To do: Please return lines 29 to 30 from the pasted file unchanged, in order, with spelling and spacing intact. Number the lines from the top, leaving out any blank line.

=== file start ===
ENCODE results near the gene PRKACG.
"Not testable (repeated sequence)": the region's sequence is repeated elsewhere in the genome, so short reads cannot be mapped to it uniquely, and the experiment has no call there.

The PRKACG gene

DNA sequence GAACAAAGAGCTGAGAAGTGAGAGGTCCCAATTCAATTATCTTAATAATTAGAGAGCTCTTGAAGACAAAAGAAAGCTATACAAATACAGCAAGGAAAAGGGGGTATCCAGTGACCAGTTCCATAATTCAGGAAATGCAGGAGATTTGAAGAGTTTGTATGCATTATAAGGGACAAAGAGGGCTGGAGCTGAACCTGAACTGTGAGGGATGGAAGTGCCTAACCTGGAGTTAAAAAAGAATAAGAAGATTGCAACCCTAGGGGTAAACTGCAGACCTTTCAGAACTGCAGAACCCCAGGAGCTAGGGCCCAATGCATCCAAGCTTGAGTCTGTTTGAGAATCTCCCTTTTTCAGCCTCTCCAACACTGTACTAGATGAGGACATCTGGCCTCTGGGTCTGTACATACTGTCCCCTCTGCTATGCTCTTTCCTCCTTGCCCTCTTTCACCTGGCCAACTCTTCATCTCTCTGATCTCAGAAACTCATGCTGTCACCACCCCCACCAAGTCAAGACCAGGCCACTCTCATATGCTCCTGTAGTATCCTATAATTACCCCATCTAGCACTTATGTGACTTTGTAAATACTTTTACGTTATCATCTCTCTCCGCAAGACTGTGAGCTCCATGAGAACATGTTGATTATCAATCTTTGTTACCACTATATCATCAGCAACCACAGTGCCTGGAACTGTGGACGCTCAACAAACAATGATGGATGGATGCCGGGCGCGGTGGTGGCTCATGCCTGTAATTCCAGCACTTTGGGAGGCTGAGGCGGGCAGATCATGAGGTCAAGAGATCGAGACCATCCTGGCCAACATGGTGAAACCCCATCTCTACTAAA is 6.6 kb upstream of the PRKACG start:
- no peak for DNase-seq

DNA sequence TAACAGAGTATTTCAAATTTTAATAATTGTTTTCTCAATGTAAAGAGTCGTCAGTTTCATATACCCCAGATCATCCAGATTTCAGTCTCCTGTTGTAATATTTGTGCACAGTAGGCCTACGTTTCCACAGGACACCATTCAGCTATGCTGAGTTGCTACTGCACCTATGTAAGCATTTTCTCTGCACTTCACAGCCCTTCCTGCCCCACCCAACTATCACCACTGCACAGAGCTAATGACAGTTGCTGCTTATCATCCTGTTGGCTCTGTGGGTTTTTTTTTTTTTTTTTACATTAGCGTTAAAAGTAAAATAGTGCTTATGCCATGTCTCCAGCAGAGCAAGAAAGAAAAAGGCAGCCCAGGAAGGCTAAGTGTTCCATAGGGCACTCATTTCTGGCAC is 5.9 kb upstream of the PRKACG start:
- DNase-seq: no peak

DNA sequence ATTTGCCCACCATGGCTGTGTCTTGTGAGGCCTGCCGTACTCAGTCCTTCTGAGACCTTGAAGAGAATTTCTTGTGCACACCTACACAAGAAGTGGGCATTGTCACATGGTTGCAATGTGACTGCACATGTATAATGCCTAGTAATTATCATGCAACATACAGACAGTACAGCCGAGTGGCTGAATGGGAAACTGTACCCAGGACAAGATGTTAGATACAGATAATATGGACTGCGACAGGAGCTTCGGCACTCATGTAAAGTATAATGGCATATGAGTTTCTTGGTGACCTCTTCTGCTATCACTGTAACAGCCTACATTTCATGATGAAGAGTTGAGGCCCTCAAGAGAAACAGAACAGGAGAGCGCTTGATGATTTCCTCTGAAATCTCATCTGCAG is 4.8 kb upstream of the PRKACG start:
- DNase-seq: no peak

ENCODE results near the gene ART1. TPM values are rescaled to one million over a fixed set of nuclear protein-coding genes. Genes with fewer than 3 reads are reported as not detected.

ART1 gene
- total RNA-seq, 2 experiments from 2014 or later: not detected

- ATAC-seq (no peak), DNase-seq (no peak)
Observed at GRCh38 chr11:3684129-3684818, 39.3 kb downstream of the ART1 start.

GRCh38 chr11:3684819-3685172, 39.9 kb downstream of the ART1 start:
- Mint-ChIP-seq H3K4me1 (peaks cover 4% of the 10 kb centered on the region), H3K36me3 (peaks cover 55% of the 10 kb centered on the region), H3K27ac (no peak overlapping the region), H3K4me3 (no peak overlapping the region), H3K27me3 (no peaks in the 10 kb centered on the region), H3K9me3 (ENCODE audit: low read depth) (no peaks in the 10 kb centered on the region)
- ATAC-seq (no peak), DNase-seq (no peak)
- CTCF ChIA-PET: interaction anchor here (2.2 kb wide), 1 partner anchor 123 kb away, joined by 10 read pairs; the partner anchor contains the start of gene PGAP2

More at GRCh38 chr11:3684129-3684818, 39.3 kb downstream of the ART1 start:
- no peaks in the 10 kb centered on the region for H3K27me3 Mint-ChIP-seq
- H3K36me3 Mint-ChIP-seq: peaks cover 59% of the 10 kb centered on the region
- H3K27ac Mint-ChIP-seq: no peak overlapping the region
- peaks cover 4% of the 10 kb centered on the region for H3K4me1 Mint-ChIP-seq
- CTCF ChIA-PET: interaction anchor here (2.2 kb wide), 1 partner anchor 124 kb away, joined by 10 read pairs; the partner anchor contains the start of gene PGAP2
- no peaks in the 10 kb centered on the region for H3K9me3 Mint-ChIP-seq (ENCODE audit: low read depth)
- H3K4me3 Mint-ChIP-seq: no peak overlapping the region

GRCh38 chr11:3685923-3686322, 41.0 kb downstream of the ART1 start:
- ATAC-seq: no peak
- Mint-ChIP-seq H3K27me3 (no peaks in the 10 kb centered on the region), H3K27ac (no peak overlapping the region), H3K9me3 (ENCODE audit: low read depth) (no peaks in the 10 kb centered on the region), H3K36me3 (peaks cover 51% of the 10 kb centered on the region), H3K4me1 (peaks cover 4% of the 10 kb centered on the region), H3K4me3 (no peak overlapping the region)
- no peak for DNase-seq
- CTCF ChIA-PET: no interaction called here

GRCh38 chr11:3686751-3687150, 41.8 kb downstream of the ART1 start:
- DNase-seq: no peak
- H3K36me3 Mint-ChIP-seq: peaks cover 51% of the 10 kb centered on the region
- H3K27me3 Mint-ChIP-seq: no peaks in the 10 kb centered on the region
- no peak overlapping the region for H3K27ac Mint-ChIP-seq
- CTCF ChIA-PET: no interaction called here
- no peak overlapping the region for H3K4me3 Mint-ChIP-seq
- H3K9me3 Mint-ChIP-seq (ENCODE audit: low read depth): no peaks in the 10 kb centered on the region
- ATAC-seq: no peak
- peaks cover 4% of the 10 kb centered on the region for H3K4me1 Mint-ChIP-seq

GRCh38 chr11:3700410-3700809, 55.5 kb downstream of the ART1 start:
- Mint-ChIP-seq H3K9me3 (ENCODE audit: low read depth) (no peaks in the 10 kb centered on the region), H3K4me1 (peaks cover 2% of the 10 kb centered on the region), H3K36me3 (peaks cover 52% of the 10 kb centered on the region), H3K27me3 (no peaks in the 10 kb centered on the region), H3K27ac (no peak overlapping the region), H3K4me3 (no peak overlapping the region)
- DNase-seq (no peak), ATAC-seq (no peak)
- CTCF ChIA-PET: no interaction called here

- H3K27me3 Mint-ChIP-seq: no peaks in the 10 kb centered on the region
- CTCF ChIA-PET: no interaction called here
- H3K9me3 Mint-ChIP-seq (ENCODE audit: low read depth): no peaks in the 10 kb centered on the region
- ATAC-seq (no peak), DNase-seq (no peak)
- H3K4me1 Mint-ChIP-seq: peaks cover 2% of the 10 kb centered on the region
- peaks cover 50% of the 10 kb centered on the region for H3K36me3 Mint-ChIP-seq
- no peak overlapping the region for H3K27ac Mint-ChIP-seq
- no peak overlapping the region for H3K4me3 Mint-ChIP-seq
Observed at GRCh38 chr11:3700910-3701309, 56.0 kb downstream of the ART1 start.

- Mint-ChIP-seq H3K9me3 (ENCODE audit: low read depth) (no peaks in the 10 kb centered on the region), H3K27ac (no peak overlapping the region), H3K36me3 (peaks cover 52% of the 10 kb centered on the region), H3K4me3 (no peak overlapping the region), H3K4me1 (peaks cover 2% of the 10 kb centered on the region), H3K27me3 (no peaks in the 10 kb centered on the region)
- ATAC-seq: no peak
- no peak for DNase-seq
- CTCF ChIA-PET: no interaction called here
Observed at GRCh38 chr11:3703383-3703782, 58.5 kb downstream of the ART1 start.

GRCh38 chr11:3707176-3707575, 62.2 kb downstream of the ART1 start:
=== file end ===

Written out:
- Mint-ChIP-seq H3K27me3 (no peaks in the 10 kb centered on the region), H3K27ac (no peak overlapping the region), H3K9me3 (ENCODE audit: low read depth) (no peaks in the 10 kb centered on the region), H3K36me3 (peaks cover 51% of the 10 kb centered on the region), H3K4me1 (peaks cover 4% of the 10 kb centered on the region), H3K4me3 (no peak overlapping the region)
- no peak for DNase-seq